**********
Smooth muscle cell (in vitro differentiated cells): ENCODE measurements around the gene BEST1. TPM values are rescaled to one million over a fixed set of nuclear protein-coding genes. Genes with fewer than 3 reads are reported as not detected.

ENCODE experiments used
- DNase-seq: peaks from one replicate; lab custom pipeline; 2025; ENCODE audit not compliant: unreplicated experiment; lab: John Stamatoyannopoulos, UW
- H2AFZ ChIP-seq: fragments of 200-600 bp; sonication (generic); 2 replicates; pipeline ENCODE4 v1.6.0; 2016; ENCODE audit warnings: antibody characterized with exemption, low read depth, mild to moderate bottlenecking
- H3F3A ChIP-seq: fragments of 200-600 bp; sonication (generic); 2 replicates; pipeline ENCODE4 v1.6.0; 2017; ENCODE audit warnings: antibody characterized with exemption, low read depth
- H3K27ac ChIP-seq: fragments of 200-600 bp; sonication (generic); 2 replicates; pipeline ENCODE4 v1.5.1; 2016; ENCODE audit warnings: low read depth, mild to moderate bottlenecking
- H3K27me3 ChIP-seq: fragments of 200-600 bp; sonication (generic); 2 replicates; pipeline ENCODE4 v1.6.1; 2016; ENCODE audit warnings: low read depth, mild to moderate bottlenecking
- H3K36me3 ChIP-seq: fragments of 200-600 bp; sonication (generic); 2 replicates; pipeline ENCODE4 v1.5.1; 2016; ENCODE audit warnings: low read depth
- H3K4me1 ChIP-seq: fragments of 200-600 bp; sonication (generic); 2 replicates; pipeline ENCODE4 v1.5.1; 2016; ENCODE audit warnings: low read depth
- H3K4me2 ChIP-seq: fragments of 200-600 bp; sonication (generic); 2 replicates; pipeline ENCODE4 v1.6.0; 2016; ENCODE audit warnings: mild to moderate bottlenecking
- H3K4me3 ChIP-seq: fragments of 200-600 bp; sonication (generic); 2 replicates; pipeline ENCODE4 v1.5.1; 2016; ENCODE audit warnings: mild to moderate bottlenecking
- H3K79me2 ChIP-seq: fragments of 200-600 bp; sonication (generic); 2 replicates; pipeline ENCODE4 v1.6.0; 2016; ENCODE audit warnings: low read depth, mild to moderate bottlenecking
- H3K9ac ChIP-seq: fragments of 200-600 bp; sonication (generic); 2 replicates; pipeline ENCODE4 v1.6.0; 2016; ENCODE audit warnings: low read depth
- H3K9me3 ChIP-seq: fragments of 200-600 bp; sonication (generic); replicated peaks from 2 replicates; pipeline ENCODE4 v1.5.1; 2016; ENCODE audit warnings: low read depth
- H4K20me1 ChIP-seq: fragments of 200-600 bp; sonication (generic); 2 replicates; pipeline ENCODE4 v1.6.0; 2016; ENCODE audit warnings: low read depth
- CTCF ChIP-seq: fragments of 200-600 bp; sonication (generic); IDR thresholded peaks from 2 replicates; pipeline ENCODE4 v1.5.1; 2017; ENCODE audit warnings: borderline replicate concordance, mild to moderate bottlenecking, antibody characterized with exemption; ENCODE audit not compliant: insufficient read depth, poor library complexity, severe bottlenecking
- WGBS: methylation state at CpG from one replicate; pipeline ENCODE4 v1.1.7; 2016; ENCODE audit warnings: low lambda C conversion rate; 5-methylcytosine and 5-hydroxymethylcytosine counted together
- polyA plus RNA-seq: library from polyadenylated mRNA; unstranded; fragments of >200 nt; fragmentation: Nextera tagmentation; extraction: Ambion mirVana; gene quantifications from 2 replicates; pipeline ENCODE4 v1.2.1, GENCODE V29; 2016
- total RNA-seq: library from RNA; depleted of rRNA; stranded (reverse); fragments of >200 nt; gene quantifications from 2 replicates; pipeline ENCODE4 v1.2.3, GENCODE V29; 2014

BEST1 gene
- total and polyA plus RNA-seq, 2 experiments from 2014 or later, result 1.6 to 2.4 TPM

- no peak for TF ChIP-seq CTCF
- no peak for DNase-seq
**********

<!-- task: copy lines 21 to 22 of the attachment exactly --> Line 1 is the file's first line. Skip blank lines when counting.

- total and polyA plus RNA-seq, 2 experiments from 2014 or later, result 1.6 to 2.4 TPM

- no peak for TF ChIP-seq CTCF